Trump’s Treasury thug Steven Mnuchin used the Sunday talk show circuit to demand any Federal relief of the destruction inflicted by Hurricane Harvey (the costliest American hurricane in history, according to Wikipedia) be held ransom in exchange for the annual can-kicking of the nation’s record $20,000,000,000,000 debt.
Mnuchin used the Mussolini-era term “state” not for the state of Texas (it appears) but for our cancerous Federal Government, emphasizing the benevolent big wigs must have control at all times, or everyone will perish.
“The president and I believe that [raising the debt limit] should be tied to the Harvey funding, that our first priority is to make sure that the state gets money. It is critical and to do that we need to make sure we raise the debt limit.”
The $300 million-net worth Mnuchin also touched on his “comfort” with borrowing a few billion dollars in light of his boss’s two predecessors’ charging of $10 trillion apiece to the national credit card. (Read: threatened not to give Texas relief money if the nation didn’t step deeper into the debt pool.)
“[W]ithout raising the debt limit, I’m not comfortable that we would get the money that we need this month to Texas to rebuild.”
He insinuated the storm “moved up the situation” of that pesky debt limit. Any disaster can be used to bargain for an extension of your malicious fiscal practices.
That’s not all for the terrible toils of Texans in 2017. According to Texas Tribune, disaster relief funds from the Federal Government via Housing and Urban Development, will take between 7 and 32 months to disperse.
Before the government agencies can disperse the money, they must develop an action plan that HUD approves. The public must also have a chance to comment on the plan, a process that can take 30 to 60 days. Texas officials have asked that time period be reduced to seven days.
In all fairness, the layer cake of Federal job creation delaying the money is small potatoes compared to what Houston’s neighbor to the southeast, Puerto Rico, was in for after the next hurricane.
On September 7, the Senate sold out the younger generation as expected, 80-17. Ted Cruz and John Cornyn, both Republicans of Texas and ostensibly fiscal conservatives, voted to continue borrowing into unsustainable oblivion until December, while kicking $15.25 billion to FEMA for Harvey relief.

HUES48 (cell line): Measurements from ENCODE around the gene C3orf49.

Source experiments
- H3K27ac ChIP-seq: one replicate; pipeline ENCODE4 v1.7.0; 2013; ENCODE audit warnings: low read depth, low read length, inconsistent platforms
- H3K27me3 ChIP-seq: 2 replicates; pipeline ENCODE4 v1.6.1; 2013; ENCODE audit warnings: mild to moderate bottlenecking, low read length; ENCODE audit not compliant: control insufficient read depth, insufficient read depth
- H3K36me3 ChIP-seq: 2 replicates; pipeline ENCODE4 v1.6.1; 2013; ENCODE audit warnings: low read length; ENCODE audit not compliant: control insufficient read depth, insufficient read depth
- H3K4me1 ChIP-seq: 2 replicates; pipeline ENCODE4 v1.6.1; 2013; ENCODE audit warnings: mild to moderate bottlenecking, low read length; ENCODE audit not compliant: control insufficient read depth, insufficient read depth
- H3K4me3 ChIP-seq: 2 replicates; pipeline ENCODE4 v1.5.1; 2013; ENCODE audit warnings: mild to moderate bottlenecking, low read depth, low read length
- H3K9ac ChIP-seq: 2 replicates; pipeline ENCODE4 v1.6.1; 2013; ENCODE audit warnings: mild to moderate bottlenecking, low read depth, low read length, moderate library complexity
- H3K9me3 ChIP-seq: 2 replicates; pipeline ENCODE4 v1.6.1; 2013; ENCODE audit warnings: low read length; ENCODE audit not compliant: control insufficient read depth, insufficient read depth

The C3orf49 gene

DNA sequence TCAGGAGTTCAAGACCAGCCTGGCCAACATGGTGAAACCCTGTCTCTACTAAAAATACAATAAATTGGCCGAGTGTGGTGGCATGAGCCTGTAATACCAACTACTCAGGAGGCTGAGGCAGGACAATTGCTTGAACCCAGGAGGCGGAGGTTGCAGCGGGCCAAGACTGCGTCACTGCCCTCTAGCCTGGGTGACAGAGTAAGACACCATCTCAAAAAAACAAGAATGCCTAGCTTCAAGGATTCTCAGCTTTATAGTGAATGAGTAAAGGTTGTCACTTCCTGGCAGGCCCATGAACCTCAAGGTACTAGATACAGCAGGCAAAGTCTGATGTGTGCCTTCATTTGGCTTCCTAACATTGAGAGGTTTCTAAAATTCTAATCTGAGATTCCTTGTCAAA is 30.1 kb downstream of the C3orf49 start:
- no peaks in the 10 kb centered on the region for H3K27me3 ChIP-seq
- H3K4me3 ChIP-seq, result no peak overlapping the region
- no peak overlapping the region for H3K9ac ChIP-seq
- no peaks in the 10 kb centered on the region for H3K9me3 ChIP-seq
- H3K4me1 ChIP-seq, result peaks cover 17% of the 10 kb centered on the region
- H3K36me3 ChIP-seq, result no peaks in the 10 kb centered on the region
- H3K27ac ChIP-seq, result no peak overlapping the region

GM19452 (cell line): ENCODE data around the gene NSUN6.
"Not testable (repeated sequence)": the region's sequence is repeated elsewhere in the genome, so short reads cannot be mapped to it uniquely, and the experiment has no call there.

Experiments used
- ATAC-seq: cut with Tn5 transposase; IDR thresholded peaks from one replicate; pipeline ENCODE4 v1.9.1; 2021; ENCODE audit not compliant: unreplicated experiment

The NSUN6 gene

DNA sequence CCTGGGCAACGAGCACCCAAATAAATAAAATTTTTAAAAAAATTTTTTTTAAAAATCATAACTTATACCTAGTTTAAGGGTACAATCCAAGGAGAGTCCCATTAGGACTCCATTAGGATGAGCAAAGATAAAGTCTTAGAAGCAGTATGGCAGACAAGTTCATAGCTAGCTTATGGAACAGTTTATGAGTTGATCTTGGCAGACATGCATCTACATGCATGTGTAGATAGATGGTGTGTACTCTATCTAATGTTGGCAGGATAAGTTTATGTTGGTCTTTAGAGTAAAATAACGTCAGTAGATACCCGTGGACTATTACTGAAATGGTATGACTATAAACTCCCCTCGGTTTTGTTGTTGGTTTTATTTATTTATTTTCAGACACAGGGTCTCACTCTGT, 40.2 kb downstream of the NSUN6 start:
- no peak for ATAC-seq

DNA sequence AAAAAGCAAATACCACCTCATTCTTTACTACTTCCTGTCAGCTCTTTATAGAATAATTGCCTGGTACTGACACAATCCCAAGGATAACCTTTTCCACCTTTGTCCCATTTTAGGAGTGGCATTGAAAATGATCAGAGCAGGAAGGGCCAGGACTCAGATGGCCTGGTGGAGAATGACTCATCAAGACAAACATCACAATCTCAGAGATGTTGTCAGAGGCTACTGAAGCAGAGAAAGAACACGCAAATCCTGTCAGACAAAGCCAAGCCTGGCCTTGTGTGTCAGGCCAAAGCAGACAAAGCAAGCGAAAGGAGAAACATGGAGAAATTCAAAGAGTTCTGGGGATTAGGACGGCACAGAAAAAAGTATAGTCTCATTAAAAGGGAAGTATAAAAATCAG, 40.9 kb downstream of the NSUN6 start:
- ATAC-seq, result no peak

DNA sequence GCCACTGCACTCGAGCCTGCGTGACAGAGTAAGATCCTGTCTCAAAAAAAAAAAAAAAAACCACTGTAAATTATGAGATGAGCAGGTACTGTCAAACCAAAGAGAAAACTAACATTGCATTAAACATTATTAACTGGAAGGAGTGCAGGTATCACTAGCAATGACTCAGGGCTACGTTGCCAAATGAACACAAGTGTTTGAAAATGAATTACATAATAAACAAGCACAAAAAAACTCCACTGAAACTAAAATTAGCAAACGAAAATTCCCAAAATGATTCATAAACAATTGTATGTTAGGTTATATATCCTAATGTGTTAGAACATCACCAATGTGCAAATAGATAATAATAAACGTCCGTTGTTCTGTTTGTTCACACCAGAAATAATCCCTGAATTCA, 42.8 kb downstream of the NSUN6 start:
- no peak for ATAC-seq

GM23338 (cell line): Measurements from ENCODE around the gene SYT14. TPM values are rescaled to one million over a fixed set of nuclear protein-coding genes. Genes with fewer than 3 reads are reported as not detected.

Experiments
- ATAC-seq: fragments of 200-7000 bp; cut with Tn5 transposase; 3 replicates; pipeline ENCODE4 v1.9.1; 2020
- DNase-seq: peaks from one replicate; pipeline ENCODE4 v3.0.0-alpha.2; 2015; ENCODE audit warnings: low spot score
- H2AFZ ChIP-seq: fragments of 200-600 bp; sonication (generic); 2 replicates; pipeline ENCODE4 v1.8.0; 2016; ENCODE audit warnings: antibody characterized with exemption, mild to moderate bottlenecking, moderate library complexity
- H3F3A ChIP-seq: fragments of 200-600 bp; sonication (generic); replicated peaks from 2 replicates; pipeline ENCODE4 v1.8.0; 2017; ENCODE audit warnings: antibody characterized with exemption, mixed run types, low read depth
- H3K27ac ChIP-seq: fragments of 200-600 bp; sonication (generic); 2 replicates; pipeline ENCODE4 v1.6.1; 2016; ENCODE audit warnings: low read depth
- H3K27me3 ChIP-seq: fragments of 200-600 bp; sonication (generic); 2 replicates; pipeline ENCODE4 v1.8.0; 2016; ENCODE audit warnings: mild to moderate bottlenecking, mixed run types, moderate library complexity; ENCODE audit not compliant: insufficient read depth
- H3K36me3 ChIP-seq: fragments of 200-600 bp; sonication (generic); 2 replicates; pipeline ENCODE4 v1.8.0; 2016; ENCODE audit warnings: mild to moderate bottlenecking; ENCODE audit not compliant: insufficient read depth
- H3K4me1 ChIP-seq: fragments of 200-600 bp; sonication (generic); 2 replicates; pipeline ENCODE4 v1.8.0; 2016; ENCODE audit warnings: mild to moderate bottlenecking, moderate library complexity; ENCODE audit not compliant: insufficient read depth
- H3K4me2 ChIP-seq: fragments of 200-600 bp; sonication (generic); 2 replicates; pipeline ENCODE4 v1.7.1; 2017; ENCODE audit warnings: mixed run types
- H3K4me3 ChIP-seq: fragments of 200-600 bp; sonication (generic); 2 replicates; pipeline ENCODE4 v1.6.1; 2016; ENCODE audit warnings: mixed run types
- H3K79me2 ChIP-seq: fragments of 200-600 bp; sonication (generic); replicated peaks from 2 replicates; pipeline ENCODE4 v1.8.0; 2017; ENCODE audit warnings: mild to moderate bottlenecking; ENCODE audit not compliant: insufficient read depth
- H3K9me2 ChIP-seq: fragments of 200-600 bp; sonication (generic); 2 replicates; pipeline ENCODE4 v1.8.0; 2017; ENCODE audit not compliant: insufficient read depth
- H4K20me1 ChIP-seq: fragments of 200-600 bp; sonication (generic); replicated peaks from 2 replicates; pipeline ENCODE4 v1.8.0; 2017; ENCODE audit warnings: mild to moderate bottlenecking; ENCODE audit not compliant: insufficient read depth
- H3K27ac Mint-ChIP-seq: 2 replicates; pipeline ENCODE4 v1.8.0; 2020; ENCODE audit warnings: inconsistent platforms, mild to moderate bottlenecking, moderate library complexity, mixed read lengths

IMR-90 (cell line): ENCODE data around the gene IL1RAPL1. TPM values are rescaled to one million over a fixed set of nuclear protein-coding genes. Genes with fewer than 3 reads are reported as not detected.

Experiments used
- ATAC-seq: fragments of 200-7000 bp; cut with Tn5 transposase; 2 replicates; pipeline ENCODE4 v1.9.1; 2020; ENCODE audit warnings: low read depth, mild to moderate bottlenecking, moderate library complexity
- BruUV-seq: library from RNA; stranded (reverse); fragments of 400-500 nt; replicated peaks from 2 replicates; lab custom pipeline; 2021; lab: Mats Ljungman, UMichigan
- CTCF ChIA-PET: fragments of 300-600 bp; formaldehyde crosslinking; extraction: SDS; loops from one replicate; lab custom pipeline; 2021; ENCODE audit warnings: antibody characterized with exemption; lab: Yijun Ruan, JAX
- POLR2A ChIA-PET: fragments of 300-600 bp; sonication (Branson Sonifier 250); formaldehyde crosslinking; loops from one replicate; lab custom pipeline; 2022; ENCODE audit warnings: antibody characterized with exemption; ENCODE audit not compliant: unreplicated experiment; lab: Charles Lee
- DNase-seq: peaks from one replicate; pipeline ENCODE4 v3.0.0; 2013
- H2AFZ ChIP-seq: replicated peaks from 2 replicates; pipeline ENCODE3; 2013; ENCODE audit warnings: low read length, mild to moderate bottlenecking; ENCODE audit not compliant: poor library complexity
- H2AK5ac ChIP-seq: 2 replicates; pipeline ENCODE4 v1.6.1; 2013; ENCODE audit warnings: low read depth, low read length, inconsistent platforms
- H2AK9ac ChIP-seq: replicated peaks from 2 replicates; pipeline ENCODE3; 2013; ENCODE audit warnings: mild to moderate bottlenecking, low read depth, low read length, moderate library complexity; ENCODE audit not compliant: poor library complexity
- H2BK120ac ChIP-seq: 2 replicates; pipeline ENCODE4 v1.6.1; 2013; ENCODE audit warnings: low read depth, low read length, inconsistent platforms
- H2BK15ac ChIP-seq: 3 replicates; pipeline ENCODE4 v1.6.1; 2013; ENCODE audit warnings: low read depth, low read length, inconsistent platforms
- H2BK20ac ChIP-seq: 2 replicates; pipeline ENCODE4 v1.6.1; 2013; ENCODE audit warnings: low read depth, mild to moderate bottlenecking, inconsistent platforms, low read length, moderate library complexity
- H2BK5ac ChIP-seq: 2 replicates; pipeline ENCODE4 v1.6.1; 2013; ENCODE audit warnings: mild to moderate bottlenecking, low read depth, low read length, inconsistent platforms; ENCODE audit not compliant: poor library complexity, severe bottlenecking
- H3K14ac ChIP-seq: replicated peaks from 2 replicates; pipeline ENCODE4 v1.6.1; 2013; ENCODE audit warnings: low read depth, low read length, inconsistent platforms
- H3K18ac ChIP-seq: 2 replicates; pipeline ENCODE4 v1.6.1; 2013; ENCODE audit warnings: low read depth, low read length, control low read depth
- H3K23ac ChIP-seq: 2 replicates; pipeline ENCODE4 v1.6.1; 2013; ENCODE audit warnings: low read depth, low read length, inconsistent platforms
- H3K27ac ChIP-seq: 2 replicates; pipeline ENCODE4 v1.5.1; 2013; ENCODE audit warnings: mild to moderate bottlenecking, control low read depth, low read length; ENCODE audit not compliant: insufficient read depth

Of the 17 “no” votes (all Republicans, which is interesting given their majority in both the House and the Senate…see below), notable were Rand Paul of Kentucky, Lindsey Graham of South Carolina and John McCain of Arizona. Marco Rubio, of oft-hurricane-battered Florida, did not vote.
The House initially wanted just $7.9 billion for the disaster, but approved the more lavish Senate bill September 8; Trump signed it the same day. When it comes to spending your money, the major parties are surprisingly cooperative.
New York Times noted Republican leaders had wanted a longer-term extension of the debt limit, but were left with little recourse when Mr. Trump sided with top Democrats in Congress, Senator Chuck Schumer of New York and Representative Nancy Pelosi of California, at a White House meeting on [September 6], blindsiding his own party.
According to Washington Examiner, [a]head of Friday morning’s vote in the House, GOP lawmakers attended a meeting with Treasury Secretary Steve Mnuchin, and House Republicans were angered by his lack of information about how much money the government will spend between now and Dec. 8.
That anger translated to a still massively lopsided 316-90 vote for the measure. All 90 “nay” votes were from Republicans.
On December 7, with the above-imposed deadline looming, Congress again dug deep into the country’s financial future, throwing together a two-week “continuing resolution” to keep the cash flowing long enough to advance what would be their only major legislative accomplishment under Trump thus far: a large tax cut that will add nearly $1,500,000,000,000 more to the national debt in the next ten years.
Thanks to our sources: